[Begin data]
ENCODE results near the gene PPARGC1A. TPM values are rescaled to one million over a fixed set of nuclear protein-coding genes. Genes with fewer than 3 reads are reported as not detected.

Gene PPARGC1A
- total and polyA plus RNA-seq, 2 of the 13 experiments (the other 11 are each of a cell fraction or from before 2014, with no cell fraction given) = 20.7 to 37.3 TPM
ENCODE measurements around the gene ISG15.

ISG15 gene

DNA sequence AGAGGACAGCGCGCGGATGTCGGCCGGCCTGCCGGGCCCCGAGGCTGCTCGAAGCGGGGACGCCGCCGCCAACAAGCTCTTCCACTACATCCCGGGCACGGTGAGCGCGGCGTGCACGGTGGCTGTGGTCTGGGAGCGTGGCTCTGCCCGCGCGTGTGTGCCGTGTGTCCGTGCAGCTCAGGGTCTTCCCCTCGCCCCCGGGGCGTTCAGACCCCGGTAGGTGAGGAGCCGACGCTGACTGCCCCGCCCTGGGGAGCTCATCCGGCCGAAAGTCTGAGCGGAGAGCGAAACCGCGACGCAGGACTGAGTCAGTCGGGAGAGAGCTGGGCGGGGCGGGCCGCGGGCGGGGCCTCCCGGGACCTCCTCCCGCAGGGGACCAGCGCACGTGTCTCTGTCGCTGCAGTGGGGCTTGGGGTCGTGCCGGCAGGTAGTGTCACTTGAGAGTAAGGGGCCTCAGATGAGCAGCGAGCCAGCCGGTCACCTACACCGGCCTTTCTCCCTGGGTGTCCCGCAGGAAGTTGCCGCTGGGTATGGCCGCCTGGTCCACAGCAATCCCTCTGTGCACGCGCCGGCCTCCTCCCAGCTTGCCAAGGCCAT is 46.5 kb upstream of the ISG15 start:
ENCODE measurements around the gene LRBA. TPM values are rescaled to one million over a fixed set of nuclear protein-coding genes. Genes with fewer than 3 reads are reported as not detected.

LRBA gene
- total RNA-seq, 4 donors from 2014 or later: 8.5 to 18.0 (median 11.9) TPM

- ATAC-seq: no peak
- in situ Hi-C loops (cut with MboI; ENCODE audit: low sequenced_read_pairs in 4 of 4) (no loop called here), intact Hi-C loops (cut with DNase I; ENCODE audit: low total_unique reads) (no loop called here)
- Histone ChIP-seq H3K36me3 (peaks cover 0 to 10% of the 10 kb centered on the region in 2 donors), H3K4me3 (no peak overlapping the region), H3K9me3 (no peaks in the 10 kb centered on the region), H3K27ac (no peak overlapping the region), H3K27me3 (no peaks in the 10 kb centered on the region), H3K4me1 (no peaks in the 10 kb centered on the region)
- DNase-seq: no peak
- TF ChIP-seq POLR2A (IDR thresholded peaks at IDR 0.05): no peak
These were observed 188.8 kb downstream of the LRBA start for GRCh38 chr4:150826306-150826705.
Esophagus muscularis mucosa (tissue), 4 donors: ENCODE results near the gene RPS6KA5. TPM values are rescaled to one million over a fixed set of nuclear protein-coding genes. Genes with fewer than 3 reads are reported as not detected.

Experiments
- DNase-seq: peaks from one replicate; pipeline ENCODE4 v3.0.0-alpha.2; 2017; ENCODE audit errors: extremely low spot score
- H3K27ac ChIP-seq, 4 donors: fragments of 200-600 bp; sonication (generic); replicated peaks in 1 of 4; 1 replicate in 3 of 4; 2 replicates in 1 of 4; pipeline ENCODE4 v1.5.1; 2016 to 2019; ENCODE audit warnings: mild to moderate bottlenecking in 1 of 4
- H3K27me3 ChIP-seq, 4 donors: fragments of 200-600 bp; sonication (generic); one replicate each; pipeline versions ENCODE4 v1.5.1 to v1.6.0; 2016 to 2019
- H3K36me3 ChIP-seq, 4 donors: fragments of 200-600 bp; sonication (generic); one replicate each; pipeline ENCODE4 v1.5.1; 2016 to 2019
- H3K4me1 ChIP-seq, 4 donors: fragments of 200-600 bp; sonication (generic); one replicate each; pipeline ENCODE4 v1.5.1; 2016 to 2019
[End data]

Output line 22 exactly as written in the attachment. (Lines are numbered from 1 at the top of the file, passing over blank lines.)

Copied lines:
- H3K4me1 ChIP-seq, 4 donors: fragments of 200-600 bp; sonication (generic); one replicate each; pipeline ENCODE4 v1.5.1; 2016 to 2019